A Look At This Week’s Mortgage Rates : December 3, 2012

Freddie Mac 30-year fixed rate mortgage ratesLow mortgage rates are pumping up home affordability.

Average 30-year fixed-rate mortgage rates made a new all-time low in November, continuing this year Refinance Boom and giving fuel to the budding housing market recovery.

At month-end, Freddie Mac’s survey of 125 banks nationwide put the benchmark product’s rate at 3.32% for borrowers willing to pay 0.8 discount points. This is just 0.01 percentage point above the record-low rate establishing prior to Thanksgiving.

The 15-year fixed mortgage is similarly low, posting 2.64 percent nationwide, on average. This, too, is only slightly higher the all-time low set the week prior.

Falling mortgage rates have helped to offset rising home prices in many U.S. cities. 

Steady job creation and rising consumer confidence has swelled the pool of home buyers nationwide, causing home inventories to shrink and home prices to rise. The improving economy has also led to rising rents and now, within many housing markets, it’s less costly to buy and own a home than to rent a comparable one.

A $1,000 mortgage payment affords a $225,000 mortgage payment.

Last week, the economy was shown to be improving.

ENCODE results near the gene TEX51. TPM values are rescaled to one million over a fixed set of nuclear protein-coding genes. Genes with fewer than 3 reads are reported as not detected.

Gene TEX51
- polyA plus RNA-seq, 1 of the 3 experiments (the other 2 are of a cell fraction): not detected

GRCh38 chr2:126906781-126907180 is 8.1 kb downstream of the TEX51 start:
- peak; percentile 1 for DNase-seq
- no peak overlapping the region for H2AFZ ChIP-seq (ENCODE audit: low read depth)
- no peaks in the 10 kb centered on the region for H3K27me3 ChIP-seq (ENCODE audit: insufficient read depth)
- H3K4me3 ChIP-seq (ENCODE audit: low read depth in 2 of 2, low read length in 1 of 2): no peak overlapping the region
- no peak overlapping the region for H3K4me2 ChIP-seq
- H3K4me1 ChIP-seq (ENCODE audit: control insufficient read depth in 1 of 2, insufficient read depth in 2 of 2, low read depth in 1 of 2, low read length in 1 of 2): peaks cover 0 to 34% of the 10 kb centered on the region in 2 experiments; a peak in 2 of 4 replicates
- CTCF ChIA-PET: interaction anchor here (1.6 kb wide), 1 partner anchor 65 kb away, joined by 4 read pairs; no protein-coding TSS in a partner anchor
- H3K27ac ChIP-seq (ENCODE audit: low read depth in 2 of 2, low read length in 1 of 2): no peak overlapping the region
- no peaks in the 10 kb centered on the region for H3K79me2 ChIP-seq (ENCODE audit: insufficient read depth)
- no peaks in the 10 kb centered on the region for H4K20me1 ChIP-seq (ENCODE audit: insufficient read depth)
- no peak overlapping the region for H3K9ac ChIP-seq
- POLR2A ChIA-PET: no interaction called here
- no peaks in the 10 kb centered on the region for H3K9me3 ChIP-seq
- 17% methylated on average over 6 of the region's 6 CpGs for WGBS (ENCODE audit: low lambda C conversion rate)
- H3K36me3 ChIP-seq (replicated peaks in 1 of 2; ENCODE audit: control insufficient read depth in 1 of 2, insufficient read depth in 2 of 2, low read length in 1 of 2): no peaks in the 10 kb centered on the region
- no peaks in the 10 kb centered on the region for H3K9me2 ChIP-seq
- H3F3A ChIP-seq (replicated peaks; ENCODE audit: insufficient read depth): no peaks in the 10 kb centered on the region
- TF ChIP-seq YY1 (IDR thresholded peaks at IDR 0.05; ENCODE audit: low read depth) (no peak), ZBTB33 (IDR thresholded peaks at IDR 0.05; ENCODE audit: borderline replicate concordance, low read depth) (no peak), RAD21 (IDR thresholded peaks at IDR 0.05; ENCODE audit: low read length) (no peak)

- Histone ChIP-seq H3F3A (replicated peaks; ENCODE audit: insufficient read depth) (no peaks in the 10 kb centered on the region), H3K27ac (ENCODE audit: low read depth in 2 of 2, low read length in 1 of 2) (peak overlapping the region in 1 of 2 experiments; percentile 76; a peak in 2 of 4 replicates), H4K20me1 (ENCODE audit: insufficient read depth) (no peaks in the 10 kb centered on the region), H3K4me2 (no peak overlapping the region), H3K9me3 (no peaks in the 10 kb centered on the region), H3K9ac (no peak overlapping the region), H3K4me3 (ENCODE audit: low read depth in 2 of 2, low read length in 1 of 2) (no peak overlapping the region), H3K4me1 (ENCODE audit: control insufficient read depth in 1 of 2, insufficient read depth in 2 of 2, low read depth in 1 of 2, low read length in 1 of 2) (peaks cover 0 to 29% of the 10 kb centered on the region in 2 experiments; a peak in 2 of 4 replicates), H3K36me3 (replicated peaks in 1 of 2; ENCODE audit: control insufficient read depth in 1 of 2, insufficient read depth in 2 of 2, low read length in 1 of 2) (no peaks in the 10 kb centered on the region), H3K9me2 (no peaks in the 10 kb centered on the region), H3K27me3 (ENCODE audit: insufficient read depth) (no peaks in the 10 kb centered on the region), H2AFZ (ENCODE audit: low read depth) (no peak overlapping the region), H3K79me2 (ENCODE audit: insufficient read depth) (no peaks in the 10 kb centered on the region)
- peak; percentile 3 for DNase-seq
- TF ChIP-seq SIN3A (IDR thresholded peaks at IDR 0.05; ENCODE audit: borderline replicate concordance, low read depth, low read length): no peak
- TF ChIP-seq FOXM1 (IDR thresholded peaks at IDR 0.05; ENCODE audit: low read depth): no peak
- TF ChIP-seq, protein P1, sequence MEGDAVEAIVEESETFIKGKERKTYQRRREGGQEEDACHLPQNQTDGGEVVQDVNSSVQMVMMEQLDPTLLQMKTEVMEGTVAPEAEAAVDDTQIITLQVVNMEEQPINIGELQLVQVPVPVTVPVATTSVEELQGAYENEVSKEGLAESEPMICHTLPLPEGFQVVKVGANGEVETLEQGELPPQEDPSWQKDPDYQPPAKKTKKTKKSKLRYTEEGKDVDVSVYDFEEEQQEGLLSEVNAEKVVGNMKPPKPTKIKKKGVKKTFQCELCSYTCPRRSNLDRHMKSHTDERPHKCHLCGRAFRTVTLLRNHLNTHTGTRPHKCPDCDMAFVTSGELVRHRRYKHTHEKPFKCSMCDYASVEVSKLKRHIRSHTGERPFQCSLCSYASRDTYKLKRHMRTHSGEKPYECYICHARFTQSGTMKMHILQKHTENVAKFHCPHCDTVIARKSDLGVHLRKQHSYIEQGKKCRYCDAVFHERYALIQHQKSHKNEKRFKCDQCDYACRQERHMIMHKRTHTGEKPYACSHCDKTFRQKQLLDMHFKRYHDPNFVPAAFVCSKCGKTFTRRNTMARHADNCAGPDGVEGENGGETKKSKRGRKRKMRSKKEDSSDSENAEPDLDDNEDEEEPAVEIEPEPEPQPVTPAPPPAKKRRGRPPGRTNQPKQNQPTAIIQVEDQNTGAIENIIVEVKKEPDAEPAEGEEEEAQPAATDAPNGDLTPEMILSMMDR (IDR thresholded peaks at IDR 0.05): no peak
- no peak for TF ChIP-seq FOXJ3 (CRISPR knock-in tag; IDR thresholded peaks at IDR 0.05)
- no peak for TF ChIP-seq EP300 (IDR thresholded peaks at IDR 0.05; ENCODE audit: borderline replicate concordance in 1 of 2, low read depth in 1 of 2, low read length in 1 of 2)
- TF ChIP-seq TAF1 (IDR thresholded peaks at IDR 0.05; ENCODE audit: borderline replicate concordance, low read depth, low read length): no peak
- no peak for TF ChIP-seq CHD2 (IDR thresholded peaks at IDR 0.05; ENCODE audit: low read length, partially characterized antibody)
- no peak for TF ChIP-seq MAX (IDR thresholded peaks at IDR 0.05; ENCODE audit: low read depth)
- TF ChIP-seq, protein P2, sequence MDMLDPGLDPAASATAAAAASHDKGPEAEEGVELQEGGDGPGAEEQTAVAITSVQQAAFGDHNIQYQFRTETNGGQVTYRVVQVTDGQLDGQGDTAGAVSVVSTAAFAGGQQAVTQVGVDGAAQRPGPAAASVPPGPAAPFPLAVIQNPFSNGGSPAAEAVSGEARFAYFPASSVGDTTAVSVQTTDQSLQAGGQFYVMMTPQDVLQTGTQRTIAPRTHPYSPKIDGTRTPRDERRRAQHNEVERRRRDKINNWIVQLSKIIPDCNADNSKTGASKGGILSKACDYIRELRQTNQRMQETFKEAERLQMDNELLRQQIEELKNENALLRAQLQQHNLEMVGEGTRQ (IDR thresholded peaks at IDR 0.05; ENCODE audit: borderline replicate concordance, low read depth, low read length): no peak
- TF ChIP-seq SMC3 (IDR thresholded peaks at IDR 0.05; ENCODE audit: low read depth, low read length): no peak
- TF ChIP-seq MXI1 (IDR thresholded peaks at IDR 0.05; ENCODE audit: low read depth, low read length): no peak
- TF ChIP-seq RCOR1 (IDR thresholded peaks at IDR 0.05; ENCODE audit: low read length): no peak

• The Commerce Department showed that the Gross Domestic Product increased at a 2.7% annual rate in Q3 2012
  • The Labor Department showed first-time unemployment filings dropping by 23,000 claims
  • The Pending Home Sales Index jumped to its highest point since April 2010
  • The Existing Home Sales report showed home sales up 2.1%
  • The Case-Shiller Index showed home values making annual gains 

In addition, Federal Reserve Ben Bernanke said that the central bank will take action to speed economic growth, should the U.S. economy start to side-step. 

This week, there is little on the U.S. economic calendar, save for Friday’s Non-Farm Payrolls report. Wall Street is expecting to see 80,000 net new jobs created in November, and a rise in the national Unemployment Rate to 8.0%.

If the report’s actual results are stronger-than-expected, mortgage rates will likely climb from their all-time lows. If the report comes back weak, rates should stay unchanged.

What’s Ahead For Mortgage Rates This Week : October 29, 2012